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The Value of a Photograph

Bench Racing

by Ryan King

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I would like to think that the vast majority of people are aware of the saying "a picture is worth a thousand words," so I'm just going to operate from that assumption for the sake of this post.

The value of a photograph for a car nut who works on his or her own projects, however, lies in its content, its context, and how effectively it's used. Those elements are very simple, but it's important to understand what they mean, remember to consider those aspects when taking them, and ultimately, to use them effectively.

To provide a better understanding of what those concepts mean, so that they can be employed more effectively, I've provided an explanation of each term:

Photographic Content:
Content is all about clarity and subject, or put another way, content is all about how clearly the subject is captured. In that regard, clarity has some key elements, sharpness (achieved through proper focus), brightness (achieved through proper lighting and exposure), and contrast (achieved through proper lighting, exposure, and arrangement of the photo by making sure that the subject is captured in an environment that doesn't cause it to blend into the background).
Capturing the subject matter means that you properly arrange the photo so that when you capture the subject, the photo effectively shows everything you need to see.
All of the elements that make up both clarity and subject can be affected by angle, distance, and sometimes via physically moving the subject you want photograph. Focus and brightness can be achieved through control of the camera, while brightness can also be effected by external factors such as illumination and control of the flash.
Photographic Context:
Context has many meanings which occur on many layers, but for the sake of this article, I'm keeping it down to three of the most prominent and important.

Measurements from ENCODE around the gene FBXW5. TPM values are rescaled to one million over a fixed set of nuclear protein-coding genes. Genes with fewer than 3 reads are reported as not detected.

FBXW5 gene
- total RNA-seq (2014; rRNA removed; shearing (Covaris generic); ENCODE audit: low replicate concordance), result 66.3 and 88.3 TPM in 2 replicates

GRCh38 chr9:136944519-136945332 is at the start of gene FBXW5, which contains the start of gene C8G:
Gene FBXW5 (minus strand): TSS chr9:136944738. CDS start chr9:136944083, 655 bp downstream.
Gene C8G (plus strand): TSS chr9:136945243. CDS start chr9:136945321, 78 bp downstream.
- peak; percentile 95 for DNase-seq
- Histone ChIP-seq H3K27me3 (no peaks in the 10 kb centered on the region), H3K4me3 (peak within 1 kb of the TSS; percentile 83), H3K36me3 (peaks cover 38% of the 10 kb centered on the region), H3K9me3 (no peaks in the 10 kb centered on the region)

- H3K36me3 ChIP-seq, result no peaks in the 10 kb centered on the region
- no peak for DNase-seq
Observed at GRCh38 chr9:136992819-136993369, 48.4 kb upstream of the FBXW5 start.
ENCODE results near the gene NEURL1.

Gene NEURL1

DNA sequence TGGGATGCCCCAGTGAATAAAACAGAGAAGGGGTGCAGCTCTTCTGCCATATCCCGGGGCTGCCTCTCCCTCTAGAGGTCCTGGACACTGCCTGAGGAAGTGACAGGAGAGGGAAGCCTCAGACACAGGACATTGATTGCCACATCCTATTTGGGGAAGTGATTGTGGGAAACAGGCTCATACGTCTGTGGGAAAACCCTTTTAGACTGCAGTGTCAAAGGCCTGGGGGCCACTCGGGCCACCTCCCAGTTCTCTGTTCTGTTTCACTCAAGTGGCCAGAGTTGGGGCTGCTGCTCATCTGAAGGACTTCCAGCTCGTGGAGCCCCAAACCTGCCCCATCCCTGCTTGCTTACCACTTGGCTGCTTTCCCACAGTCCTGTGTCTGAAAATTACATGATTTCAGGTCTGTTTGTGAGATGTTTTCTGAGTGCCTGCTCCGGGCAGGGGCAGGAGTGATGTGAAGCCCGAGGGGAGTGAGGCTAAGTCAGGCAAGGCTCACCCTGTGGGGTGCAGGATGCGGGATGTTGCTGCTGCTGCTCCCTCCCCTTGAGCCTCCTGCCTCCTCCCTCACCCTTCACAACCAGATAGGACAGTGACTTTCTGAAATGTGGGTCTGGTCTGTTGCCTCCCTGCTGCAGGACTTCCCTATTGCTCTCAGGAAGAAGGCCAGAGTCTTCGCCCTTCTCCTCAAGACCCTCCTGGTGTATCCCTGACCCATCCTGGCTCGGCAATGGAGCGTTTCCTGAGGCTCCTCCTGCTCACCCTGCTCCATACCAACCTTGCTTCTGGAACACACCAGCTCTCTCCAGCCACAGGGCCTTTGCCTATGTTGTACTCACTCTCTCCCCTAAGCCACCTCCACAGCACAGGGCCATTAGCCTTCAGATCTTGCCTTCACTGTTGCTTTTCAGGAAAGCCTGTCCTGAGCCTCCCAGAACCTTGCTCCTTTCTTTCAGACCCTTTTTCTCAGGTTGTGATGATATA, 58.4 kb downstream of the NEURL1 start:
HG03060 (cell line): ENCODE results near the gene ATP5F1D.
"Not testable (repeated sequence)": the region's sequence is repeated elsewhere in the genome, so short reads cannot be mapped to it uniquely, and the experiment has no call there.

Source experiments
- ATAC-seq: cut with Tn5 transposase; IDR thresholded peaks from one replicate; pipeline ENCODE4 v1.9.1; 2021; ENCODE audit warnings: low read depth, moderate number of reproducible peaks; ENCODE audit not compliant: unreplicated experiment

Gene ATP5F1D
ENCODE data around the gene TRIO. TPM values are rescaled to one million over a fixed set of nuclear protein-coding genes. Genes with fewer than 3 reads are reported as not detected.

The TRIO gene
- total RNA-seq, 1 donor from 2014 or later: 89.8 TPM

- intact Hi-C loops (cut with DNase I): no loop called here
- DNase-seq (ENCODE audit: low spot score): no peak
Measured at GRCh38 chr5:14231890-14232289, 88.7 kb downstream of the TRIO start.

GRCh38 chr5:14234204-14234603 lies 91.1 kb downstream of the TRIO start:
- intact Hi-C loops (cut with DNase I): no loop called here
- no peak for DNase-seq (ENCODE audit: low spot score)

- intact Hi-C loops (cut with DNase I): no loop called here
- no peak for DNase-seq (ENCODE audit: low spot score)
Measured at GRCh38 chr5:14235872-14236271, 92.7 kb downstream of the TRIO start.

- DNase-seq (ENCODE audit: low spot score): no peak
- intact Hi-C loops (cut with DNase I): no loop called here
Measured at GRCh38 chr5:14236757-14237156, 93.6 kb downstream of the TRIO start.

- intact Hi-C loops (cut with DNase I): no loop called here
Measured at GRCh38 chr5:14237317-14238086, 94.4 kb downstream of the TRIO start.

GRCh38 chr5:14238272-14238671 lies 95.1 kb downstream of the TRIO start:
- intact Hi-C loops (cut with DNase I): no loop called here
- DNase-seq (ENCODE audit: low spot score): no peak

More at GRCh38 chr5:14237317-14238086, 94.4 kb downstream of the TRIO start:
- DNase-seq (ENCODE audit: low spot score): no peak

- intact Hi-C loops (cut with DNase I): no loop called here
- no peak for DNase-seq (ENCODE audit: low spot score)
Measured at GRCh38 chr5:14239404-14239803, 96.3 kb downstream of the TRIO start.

First and foremost, it can mean getting enough visual information in the shot to show placement and relation of the subject to the other objects in its environment.
Next, context can mean tying the photo to the appropriate event and/or area of your project after the photo is taken.
Lastly, it can mean keeping the photo within the correct time context of the project by referencing it to the correct sequence of events. The last two can be achieved through an effective filing system — whether physical or electronic.
Effective Use:
Effective use comes down to a very boring, but essential practice: Detail, precision, and consistency in your execution. By that, I mean that you critically think about the visual information you will need in the future and execute its capture effectively and with consistency. It also means consistently making sure that all of your photographs are filed appropriately every single time, without waiting too long, which can cause you to forget how they are related to the events/areas/sequences of your project.

I don't know if a picture really is worth a thousand words, but I do know for certain that a bad photograph, or one without context, is worth shit to a project, and that a prolonged, complex project will benefit tremendously from properly executed and utilized photographs.


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